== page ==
- Providing everything in text format: employee handbooks, internal communications, announcements, Zoom meetings, webinars, and training sessions.
- You can do this by writing emails, using captioning services, and transcribing any video content.
- Internal electronic communication systems are also growing in popularity. These have “chat” features that allow quick, ongoing communication among groups of employees.
- Plan for emergencies with notifications that are visual in addition to auditory alerts. Emergency alarms and warning sirens leave employees who are deaf and hard of hearing vulnerable and at risk.
- Install flashing lights and other visual notifications as part of the building’s alarm system in an emergency or evacuation due to fire, weather, or other security threats.
- Implement a text/email system to contact deaf and hard of hearing employees during emergencies.
- Consider using a “buddy system” to alert employees of intercom announcements and evacuations.
- Review emergency procedures and evacuation routes, including exits and emergency staircases, with all employees during orientation and practice safety drills.
- Ensure meetings, corporate gatherings, and outside training are fully accessible.
- If the meeting is in person, make sure the room layout and lighting provide good visibility to screens, speakers, and visual aids such as Prezi and PowerPoint slides.
- Make the presentation slides and/or meeting audio and video available for replay later with captions or transcripts.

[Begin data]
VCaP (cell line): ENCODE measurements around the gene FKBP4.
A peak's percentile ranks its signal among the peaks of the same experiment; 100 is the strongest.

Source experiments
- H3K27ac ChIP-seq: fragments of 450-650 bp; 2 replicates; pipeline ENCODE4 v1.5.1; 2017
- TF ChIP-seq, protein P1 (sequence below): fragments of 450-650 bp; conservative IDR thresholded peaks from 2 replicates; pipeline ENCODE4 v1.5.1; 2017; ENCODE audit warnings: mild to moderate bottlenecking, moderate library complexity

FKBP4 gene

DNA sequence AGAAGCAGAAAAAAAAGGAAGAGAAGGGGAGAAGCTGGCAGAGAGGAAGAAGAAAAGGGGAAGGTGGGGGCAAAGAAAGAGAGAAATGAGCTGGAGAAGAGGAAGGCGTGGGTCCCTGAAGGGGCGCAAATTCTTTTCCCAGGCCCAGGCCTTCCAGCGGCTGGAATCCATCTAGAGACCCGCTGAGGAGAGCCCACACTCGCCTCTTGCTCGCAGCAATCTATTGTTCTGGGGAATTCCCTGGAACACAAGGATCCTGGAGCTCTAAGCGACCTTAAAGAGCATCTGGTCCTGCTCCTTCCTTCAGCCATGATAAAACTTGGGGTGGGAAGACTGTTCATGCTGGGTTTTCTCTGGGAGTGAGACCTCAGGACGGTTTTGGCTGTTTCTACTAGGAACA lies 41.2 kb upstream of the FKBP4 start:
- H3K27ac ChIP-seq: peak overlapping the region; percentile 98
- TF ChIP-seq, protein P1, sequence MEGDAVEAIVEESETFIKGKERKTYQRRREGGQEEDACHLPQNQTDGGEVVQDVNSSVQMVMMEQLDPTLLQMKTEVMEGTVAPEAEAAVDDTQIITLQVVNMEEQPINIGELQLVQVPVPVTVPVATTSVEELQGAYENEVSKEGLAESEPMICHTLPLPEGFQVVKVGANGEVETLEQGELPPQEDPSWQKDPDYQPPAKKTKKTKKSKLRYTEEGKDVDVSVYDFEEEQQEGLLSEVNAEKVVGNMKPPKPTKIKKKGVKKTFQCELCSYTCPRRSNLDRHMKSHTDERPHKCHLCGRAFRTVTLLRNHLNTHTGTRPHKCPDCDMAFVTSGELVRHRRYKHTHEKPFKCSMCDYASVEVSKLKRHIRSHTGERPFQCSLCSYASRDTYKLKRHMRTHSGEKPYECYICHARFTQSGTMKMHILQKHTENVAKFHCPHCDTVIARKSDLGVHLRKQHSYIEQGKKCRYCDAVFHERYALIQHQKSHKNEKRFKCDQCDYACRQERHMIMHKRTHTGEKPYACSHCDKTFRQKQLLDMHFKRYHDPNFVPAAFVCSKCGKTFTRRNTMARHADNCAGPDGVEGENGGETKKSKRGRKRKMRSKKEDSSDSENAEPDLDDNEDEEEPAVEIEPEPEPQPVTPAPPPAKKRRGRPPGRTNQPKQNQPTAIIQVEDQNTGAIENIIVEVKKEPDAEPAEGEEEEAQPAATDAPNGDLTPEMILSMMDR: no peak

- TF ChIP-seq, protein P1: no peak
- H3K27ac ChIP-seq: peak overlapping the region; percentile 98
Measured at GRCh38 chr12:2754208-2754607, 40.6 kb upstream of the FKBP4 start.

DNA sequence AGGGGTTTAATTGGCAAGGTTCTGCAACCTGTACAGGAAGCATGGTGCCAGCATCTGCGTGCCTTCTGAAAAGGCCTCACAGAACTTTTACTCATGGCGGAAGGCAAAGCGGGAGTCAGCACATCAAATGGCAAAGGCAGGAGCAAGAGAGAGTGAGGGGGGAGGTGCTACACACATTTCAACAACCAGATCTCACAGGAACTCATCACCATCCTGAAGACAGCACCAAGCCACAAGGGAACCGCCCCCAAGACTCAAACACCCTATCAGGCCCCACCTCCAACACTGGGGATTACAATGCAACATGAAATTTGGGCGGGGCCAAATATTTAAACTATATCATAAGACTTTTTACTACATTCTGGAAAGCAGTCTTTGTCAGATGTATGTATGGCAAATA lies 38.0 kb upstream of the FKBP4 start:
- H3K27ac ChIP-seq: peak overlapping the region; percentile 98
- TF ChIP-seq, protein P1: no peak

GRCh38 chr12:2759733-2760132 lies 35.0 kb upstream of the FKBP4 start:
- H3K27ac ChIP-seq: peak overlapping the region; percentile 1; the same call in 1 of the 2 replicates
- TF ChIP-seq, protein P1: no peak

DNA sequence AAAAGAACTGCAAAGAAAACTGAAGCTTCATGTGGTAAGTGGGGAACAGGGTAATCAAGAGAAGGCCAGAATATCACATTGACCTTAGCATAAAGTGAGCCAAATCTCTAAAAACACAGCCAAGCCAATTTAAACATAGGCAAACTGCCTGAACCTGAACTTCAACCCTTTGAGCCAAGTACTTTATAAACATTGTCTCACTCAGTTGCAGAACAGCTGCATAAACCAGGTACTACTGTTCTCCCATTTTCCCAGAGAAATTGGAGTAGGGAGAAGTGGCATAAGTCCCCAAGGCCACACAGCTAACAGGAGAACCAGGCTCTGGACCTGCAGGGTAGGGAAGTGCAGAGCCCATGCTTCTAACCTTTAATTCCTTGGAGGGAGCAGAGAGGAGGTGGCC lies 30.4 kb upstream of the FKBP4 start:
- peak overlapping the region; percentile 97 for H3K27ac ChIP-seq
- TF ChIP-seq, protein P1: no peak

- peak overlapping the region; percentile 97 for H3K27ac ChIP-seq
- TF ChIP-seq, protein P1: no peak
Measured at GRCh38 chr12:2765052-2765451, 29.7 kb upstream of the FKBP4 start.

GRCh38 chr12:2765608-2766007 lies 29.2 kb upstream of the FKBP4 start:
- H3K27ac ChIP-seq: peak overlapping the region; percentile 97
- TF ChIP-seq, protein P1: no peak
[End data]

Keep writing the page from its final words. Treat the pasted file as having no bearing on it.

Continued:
- Establish meeting protocols in advance, especially if the meeting is in a virtual format. Be mindful of hard of hearing employees, watch for signals that the employee wants to participate, and be a good facilitator. Allow only one person speaks at a time to make it easier to follow conversations.
- Hire a captioner to provide CART services or real-time captioning, delivered onsite or during a virtual webinar or meeting.
- Other captioning services include full transcripts and post-production captioning for pre-or post-recorded videos. All of these resources can benefit employees with and without hearing loss and be used in the future.
- Remember off-site, contracted, and virtual events too. Accessibility applies to webinars, conferences, and employee team-building activities. As an employer, you’re still responsible for providing necessary accommodations even if you’ve contracted with an outside vendor to host a training.
- Ask how they are doing and if their needs are being met on the job. Even with the best of intentions, your company’s equity and inclusion efforts may fall short from time to time.
- If you’re part of human resources or a direct supervisor, make sure to check in with your deaf and hard of hearing employees regularly.
- Ask how you can best accommodate them and follow through if they request something.
- Inquire about their preferred assistive technology (and if it’s in the budget), their overall workspace, and how they want to communicate and contribute in meetings.
- Create a committee dedicated to diversity, equity, and inclusion, and bring together employees with various disabilities to serve on it.
- Do your own research on hearing loss and offer up genuine empathy and understanding. Be responsive to concerns and complaints.